In The Mass Media

Higher education seen as poor investment

fmt penang institute

Penang Institute fellow says graduates take longer than non-graduates to out-perform the latter in returns, and many years just to break even.

GEORGE TOWN: If compared to the rate of return against a standard investment such as the Employees Provident Fund (EPF) over the same period, according to the Penang Institute, investing in an EPF account in many cases would give a better return than investing in higher education.

The estimation was based on industry data and standard investment evaluations. In short, graduates take longer than non-graduates to out-perform the latter in returns, and many years just to break even.

New research by Penang Institute fellow Geoffrey Williams shows that graduates have to wait more than 10 years after leaving university before their investment in higher education pays off, said the institute in a statement.

“In investment terms it can take a long time for the costs of higher education to pay-off,” said Williams, “Graduates can be in their mid-30s before they see a better return overall compared to non-graduates.”

“By then they often need to invest more money in professional qualifications and master’s degrees to move their careers forward.”

The cost of higher education made up of tuition fees and lost income during the study period and the salaries of graduates after completing their studies are the two most important factors, according to the study.

“Costs for study in public university, when lost income is taken into account, come to around RM110,000 for the full period on average,” said Williams in pointing out that these investments that have to be recovered, vary according to the careers the graduates earned their salaries from. “For local private universities they can be around RM165,000 for non-medical courses and for Foreign Branch Campuses they can be around RM220,000 for the full study period.”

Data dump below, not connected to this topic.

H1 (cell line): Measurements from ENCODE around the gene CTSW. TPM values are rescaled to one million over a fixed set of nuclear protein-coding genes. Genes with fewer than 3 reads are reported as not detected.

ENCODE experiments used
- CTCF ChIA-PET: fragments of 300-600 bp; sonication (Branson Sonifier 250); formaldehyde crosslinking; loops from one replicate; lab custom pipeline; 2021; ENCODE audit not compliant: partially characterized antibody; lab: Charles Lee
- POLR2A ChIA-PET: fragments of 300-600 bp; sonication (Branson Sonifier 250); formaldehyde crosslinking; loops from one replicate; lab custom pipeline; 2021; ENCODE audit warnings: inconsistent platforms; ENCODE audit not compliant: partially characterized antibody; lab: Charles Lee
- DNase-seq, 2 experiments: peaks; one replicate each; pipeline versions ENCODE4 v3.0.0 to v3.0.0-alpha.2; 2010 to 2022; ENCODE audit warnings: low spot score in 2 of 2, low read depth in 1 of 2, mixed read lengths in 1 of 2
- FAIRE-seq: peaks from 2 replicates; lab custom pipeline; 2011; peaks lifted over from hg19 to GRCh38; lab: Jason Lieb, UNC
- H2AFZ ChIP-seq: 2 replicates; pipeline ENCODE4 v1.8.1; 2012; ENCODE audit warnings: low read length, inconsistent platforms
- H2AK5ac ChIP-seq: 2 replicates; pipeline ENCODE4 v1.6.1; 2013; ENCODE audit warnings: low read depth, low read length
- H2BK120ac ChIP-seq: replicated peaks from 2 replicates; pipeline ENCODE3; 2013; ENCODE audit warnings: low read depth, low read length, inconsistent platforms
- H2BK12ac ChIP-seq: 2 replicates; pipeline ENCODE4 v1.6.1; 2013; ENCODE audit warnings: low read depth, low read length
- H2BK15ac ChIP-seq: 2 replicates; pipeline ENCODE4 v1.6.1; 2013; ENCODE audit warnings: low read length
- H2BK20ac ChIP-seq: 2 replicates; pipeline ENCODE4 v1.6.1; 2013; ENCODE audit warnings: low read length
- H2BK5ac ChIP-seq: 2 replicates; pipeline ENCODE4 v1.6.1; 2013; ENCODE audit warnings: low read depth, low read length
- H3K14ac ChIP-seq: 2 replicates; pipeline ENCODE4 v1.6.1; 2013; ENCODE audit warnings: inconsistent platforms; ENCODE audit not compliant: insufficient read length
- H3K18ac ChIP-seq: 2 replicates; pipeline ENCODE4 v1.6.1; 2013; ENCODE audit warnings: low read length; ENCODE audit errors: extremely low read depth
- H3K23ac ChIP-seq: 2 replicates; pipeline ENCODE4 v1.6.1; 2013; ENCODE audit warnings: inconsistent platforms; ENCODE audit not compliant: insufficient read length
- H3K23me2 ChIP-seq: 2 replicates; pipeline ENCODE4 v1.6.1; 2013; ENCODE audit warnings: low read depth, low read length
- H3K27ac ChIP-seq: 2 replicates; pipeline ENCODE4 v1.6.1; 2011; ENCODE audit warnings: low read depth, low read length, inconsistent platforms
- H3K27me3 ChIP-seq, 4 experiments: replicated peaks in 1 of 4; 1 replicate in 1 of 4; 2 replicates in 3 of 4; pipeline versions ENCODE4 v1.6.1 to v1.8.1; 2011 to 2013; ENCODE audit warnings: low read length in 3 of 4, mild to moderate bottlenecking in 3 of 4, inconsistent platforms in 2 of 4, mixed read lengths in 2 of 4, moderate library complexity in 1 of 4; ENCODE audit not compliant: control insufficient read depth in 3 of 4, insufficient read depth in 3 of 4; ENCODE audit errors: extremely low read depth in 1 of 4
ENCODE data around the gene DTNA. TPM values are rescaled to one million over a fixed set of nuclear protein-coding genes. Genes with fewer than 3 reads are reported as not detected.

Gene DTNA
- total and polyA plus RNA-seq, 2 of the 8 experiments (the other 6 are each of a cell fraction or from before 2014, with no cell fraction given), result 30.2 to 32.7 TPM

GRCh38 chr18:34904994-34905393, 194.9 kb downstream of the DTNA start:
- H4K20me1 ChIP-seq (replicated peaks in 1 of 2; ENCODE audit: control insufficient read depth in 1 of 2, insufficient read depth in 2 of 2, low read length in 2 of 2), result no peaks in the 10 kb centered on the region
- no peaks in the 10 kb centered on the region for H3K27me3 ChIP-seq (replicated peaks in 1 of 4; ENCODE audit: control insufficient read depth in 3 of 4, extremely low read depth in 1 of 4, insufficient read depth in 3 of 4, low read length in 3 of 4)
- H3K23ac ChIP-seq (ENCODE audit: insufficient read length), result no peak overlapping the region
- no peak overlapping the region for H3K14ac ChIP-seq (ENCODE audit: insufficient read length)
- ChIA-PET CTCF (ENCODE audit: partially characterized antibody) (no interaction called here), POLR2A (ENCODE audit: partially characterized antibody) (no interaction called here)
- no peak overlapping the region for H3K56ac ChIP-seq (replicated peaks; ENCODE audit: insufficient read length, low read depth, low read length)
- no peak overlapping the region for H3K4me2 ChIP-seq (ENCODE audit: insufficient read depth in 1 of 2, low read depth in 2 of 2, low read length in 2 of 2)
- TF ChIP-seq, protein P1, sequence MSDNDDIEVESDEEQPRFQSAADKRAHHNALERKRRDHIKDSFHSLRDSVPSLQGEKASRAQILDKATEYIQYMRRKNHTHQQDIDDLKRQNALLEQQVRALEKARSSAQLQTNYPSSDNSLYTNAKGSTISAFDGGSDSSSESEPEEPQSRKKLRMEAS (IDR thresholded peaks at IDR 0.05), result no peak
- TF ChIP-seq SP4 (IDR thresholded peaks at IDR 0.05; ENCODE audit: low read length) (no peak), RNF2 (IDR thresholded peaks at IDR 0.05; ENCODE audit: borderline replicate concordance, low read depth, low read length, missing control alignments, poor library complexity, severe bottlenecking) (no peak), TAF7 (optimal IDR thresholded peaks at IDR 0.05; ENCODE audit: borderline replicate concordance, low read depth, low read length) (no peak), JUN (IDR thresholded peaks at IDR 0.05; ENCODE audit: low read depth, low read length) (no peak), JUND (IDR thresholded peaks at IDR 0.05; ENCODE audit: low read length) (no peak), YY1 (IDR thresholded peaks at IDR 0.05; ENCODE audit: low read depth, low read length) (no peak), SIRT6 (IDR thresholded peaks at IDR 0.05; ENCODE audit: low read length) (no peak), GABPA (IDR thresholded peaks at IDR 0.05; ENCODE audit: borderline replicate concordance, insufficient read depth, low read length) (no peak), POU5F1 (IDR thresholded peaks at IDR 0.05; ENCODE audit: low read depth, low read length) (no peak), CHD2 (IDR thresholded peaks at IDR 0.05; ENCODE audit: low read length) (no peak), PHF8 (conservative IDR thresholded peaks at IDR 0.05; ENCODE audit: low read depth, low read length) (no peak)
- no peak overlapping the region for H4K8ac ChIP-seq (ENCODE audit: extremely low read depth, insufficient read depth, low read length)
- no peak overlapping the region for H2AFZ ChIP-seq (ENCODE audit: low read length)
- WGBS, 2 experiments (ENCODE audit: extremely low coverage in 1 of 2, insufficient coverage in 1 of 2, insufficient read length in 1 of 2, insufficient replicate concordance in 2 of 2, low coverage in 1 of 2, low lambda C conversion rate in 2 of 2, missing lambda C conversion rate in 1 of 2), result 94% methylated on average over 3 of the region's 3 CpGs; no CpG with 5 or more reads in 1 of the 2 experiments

ICT, Accountancy and Engineering degree holders have the best starting salaries in the short-term, the research shows. In the long term Social Science and other general degrees pull ahead.

“Students from public universities have a significant advantage over those from the private sector – due mainly to lower costs,” said Williams. “Students from public universities are able to break even earlier, around four years after graduation compared to five years for private universities. They can also catch-up to non-graduates earlier.”

Graduates from Foreign Branch Campuses pay higher fees and so they break even later, stressed Williams, around six years after graduation but may not catch-up to non-graduates for more than a decade after graduating or up to 15 years after leaving school.